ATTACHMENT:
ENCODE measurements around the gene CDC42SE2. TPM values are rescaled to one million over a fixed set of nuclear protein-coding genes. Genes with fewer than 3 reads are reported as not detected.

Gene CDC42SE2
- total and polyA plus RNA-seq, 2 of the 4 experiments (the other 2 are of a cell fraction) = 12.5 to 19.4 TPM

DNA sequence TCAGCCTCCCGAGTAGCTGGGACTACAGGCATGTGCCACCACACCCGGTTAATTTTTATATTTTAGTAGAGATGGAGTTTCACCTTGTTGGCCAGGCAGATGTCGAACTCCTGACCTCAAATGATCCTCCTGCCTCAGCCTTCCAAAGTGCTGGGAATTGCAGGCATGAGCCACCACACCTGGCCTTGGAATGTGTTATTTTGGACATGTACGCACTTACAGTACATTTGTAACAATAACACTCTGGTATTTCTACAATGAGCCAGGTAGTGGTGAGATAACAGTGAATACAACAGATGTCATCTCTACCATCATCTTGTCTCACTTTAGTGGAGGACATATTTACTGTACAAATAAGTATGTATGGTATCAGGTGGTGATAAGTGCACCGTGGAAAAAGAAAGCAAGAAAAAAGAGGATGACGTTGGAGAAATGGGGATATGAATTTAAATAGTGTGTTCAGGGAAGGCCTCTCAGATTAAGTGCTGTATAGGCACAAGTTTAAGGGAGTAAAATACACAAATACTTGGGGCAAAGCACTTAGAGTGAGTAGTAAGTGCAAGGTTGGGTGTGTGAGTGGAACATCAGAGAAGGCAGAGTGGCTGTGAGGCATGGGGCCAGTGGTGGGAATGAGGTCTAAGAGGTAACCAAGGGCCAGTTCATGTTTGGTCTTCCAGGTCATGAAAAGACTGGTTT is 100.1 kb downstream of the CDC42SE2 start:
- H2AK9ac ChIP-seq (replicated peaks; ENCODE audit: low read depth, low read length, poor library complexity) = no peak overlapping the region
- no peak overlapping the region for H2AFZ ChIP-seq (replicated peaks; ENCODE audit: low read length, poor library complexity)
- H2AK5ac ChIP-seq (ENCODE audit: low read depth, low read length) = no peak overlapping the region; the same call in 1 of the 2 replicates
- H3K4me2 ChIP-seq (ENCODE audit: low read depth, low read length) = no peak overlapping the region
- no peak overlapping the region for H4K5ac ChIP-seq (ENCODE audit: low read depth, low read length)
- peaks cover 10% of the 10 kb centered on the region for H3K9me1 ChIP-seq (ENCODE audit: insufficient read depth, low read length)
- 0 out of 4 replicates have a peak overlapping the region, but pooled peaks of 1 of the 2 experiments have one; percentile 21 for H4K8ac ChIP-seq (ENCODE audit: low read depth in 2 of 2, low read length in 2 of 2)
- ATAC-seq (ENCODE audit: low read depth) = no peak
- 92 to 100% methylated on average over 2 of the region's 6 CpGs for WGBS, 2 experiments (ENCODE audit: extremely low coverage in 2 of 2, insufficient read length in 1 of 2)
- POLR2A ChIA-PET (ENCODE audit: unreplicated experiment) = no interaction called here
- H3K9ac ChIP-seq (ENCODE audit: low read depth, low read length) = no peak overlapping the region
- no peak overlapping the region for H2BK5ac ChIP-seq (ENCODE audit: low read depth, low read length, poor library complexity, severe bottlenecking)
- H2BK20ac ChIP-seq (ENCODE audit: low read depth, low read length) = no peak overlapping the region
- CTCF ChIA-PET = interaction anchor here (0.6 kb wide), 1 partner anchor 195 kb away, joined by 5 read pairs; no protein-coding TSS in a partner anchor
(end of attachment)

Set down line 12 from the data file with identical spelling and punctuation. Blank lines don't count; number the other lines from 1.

- ATAC-seq (ENCODE audit: low read depth) = no peak